Let’s be honest, we all want a beautiful finished project. We spend countless hours scouring Pinterest for the right colors and patterns to create the HGTV-magazine-worthy, the Joanna-Gaines-approved, and the now-everyone-wants-to-do-it-too type of finished project. No one dreams about sanding. This part isn’t glamorous.
It takes time, patience, and lots of muscle. Have you ever tried to sand an elaborate claw table? It’s not easy.
The intricacies of curves, nooks, and crannies are enough to make most DIY-ers raise the white flag. You don’t want to go through all the trouble of painting or staining furniture just to have it look dingy and imperfect, do you? I didn’t think so. This is why we sand!
1- Blanket of Wood
The first benefit is the one most of you already know about. Sanding smooths out your work surface. Now you might think your wood project is smooth already- look at those nice cut lines…feel again. Smooth wood should be so soft, it is like a blanket of wood! To really uplevel the finished project, sand your project until it is this smooth. Start with 80grit, then work up to 320 grit…using about 3-4 different grits between those two endpoints.
2- No Chips
Sanding prevents your paint from chipping in the future. But how? Sanding removes any current surface, and then as those aluminum oxide papers rub back and forth they create little rivets. These highs and lows are only seen when looked closely “grab” onto your paint. The paint adheres much stronger than before, and your paint stays put. Years later you will be happy you took the extra time to sand your DIY project before you painted it.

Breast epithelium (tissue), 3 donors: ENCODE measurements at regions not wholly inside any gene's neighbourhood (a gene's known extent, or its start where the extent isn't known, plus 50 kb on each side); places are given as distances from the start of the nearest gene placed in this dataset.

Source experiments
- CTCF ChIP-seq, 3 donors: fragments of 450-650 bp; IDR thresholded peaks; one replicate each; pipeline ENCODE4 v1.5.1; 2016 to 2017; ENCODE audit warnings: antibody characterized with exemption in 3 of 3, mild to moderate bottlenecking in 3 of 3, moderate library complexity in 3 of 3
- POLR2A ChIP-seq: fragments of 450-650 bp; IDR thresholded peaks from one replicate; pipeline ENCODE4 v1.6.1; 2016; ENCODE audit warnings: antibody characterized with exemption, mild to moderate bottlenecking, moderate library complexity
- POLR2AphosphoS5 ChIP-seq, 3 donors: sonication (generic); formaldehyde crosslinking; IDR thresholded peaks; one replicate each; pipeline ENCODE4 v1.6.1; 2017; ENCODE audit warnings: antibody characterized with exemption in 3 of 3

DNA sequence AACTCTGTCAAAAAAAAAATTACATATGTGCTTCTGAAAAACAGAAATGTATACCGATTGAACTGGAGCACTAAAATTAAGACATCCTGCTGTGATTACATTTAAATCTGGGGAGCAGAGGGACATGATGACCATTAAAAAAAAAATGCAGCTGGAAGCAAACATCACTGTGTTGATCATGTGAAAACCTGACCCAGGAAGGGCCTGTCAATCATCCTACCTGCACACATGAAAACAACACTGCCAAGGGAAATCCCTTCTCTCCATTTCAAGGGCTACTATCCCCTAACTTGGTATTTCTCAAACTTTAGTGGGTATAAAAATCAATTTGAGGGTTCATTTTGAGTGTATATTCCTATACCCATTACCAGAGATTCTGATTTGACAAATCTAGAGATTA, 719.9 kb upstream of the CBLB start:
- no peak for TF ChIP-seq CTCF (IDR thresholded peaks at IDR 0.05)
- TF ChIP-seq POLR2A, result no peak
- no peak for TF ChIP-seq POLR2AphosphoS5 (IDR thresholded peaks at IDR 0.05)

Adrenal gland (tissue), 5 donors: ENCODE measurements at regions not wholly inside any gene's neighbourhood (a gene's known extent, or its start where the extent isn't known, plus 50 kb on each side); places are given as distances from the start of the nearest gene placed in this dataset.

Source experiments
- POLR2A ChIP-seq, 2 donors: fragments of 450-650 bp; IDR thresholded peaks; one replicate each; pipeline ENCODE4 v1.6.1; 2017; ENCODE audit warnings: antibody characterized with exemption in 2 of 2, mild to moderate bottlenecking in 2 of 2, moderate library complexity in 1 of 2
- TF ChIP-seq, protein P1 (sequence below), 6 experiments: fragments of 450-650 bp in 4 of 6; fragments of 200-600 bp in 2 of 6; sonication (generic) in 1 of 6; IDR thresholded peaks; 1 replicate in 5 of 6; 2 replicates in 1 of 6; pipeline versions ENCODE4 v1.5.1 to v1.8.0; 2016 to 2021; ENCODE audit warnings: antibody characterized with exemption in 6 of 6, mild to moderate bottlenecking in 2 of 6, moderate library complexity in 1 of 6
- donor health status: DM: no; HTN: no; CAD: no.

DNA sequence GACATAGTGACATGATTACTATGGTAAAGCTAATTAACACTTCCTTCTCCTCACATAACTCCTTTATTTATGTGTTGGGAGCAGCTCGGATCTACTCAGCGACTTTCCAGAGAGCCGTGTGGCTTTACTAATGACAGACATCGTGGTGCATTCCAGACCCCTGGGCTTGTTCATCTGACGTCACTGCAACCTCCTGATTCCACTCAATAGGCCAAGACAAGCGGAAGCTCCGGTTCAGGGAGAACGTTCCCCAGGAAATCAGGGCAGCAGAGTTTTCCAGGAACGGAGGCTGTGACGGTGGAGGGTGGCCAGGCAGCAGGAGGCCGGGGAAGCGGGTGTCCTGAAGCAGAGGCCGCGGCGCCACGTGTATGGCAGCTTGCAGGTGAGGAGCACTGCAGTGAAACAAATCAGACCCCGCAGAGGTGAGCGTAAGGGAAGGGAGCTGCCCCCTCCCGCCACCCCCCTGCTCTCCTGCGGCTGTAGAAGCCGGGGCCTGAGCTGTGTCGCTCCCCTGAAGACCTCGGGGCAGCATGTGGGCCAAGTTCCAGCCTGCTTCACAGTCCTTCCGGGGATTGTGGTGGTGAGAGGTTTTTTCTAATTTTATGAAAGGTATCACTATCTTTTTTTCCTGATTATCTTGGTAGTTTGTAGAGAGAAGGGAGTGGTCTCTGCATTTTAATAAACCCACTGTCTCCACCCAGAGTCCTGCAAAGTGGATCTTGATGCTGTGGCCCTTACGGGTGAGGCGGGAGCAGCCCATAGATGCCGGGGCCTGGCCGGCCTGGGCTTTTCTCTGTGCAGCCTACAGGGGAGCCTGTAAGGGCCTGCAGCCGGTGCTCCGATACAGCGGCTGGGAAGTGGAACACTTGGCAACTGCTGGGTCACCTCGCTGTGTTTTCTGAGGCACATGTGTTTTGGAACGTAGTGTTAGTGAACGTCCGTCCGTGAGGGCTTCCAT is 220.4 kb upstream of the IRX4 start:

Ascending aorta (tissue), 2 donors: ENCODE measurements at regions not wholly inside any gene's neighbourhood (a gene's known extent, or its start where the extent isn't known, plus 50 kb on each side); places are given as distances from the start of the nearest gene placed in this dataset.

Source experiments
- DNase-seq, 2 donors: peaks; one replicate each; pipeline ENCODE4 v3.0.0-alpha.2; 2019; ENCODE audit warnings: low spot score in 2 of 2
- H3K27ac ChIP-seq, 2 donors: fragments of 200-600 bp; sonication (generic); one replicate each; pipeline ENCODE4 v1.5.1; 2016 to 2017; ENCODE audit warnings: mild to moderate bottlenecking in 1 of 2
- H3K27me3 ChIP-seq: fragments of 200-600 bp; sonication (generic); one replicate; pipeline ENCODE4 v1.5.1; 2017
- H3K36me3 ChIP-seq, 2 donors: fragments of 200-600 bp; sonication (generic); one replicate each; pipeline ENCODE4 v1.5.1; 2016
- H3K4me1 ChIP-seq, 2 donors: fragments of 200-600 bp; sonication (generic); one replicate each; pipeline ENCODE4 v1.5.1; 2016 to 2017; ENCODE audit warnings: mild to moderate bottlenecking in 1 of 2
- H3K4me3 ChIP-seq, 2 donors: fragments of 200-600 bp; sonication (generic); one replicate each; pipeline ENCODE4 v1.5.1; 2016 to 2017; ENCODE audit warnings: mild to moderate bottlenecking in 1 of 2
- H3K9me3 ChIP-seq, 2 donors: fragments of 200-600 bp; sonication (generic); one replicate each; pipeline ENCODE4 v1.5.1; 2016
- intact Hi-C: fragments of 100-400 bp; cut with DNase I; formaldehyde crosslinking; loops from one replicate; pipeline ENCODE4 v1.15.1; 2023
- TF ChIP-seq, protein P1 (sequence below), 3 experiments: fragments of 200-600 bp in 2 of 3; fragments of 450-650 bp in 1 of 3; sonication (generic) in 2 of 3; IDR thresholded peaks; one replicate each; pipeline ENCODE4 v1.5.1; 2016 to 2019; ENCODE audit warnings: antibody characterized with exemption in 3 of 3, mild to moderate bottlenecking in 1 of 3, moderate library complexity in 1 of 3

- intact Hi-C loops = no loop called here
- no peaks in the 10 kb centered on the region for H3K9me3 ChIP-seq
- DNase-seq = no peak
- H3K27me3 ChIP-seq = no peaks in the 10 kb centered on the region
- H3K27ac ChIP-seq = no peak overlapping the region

3- Goodbye Scratches
People are funny. People think that painting over something will cover up any scratches or dents..with enough coats it will just fill it in right? No, it won’t. Painting away scratches will leave you with thick paint, wasted supplies, and….wait for it… scratches! Sometimes depending on the color, you are using, the scratches can be even more visible after being painted. Say goodby to scratches and dents, and sand before you paint!
Many furniture items are made with sharp 90 degree angles. Sanding the edges slightly, with a high number grit will make a child-friendly piece of furniture. This also will help your furniture be protected from dinging the corners and maintain the integrity of the piece.
5- Self Cleaner
Sanding your project is also cleaning your project. If your wood has dirt, rust, or mill glaze, which is the shiny “finish” wood can get when cut, you can remove all of these by sanding. Often these small imperfections are overlooked, but they all prevent paint from adhering to the wood correctly.
Sanding does take some time, but with a great audiobook and an electric sander, it really goes quickly. Taking the time to remove dirt, rust, paint, or stain is the best way to assure new finishes will adhere to your project, give it a professional look, and be as durable as it is beautiful.
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